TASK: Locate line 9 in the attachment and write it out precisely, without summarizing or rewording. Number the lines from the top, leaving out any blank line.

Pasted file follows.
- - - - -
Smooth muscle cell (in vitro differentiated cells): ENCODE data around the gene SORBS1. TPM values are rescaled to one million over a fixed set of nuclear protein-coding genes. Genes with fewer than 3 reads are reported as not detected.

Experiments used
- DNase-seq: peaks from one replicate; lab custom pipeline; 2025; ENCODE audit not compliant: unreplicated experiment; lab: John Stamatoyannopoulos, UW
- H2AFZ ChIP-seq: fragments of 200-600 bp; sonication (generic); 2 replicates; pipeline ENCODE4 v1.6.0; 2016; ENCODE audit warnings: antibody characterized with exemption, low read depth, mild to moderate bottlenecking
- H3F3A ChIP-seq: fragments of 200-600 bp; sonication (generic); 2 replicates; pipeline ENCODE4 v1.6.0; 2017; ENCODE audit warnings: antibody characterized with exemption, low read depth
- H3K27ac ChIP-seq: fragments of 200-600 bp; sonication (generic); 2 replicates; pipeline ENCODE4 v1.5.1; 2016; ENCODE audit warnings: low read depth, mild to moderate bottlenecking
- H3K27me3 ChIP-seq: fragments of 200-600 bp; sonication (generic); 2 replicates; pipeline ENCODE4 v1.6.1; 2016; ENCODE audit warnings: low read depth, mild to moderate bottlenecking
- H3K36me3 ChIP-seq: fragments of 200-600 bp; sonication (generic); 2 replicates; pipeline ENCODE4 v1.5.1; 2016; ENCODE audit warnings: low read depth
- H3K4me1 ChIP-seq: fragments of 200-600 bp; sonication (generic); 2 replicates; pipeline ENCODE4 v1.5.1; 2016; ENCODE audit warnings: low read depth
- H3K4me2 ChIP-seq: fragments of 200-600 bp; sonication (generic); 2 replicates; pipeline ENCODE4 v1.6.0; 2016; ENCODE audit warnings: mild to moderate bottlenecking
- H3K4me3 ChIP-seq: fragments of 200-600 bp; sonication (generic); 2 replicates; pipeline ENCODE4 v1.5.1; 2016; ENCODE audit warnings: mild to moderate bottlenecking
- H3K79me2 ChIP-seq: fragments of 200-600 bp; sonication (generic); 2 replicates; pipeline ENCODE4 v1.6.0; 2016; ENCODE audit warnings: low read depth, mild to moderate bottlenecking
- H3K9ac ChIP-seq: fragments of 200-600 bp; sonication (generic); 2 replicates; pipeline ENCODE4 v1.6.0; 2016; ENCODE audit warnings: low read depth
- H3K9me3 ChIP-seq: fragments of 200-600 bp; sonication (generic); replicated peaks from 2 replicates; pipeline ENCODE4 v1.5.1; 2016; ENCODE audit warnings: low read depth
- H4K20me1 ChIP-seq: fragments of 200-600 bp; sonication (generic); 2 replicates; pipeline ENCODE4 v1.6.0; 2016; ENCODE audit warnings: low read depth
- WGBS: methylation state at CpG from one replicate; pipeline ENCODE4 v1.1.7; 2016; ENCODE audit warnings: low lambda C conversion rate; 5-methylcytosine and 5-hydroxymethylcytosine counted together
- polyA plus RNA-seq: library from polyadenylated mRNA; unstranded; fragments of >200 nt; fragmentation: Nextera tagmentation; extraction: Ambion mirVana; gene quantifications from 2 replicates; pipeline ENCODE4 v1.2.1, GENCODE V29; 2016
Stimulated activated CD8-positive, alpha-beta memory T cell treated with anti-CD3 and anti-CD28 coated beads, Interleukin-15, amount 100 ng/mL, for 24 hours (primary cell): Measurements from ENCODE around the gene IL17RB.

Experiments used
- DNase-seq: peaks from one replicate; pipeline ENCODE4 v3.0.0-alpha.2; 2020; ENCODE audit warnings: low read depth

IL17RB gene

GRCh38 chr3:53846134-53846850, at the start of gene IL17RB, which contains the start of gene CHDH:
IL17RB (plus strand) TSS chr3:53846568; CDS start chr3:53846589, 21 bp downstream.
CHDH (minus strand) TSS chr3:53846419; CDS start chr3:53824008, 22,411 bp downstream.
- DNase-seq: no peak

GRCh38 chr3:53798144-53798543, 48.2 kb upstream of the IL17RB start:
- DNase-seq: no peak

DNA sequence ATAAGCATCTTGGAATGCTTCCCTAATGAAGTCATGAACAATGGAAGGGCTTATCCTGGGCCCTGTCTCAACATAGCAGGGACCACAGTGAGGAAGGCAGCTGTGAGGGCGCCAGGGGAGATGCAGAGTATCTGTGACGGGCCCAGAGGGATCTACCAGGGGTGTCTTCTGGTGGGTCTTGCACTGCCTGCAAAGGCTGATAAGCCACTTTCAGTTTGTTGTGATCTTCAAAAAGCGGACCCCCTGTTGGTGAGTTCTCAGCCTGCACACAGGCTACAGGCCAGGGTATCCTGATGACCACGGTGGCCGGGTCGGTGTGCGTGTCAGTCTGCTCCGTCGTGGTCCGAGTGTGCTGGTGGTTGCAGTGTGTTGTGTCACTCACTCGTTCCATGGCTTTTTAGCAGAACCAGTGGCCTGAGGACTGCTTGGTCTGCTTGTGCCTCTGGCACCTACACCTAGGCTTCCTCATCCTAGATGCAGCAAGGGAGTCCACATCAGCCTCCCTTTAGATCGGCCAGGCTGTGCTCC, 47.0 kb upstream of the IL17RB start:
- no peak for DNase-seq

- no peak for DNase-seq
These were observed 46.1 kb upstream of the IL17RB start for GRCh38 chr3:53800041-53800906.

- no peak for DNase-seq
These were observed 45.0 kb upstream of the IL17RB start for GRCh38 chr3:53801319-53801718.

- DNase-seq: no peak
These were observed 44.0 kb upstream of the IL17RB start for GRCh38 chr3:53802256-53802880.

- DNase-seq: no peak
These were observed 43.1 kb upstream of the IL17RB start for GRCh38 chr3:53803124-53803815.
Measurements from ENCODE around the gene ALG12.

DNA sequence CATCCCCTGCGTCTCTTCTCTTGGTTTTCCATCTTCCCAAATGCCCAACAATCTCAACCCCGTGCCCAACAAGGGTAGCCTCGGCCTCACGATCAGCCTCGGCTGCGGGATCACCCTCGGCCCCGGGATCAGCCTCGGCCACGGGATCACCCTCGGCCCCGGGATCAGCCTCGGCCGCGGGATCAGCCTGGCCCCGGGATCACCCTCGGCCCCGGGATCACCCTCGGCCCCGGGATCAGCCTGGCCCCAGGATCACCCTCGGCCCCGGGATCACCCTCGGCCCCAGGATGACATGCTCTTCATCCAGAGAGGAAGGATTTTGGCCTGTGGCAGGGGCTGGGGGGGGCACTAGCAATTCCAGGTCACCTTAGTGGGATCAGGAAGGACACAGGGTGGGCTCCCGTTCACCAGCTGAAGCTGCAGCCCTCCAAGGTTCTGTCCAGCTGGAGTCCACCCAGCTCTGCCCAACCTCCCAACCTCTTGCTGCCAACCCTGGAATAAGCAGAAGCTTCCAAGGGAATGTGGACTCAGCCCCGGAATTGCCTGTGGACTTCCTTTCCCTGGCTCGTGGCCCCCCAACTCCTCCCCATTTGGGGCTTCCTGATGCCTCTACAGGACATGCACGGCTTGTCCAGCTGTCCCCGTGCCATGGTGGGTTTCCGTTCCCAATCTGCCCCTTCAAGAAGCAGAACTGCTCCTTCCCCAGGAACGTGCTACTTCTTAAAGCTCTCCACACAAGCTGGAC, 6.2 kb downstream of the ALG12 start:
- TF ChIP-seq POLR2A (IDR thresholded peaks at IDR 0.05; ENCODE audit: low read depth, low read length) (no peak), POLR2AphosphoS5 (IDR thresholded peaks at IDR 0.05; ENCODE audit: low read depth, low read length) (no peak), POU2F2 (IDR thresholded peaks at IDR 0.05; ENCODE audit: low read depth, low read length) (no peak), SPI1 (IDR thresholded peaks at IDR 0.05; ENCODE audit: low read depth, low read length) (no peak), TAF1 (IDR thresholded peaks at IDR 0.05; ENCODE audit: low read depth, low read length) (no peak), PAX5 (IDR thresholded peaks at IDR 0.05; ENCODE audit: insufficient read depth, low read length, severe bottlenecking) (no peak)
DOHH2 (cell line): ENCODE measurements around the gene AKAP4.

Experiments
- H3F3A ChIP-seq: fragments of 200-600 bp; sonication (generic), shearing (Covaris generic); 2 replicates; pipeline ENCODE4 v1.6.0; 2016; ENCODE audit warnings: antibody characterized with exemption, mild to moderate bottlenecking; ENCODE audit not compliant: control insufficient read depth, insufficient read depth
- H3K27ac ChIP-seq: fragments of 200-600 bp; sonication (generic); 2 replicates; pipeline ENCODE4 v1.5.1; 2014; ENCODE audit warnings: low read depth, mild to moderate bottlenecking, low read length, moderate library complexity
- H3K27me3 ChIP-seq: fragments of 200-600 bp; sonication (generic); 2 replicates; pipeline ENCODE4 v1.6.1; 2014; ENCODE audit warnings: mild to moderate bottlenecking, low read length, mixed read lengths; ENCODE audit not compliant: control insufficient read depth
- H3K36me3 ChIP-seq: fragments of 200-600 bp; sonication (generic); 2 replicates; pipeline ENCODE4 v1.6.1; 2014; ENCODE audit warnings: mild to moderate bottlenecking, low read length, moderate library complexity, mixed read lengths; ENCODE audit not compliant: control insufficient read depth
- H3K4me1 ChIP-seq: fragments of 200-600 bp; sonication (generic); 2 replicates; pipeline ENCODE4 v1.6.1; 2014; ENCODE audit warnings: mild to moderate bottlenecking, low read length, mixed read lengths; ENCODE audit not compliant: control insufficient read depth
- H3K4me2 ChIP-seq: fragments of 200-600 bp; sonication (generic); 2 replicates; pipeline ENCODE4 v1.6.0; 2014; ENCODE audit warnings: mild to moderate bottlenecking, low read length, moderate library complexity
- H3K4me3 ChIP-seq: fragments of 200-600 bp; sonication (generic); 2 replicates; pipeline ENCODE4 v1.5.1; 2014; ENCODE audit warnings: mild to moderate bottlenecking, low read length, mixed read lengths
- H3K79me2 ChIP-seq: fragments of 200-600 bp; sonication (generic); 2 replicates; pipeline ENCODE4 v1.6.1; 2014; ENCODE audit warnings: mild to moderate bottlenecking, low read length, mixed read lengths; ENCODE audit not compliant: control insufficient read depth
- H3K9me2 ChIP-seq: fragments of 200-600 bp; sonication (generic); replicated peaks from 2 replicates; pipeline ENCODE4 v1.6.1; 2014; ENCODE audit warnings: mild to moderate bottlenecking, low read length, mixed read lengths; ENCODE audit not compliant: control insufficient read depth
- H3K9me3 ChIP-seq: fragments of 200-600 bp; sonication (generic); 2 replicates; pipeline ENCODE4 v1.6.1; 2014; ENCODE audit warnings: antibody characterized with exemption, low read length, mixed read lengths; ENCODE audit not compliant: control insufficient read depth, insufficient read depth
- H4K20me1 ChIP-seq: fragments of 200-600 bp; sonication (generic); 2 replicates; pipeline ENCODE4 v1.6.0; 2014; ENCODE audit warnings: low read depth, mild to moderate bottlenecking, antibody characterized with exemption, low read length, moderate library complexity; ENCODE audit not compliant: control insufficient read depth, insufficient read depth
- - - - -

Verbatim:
- H3K4me1 ChIP-seq: fragments of 200-600 bp; sonication (generic); 2 replicates; pipeline ENCODE4 v1.5.1; 2016; ENCODE audit warnings: low read depth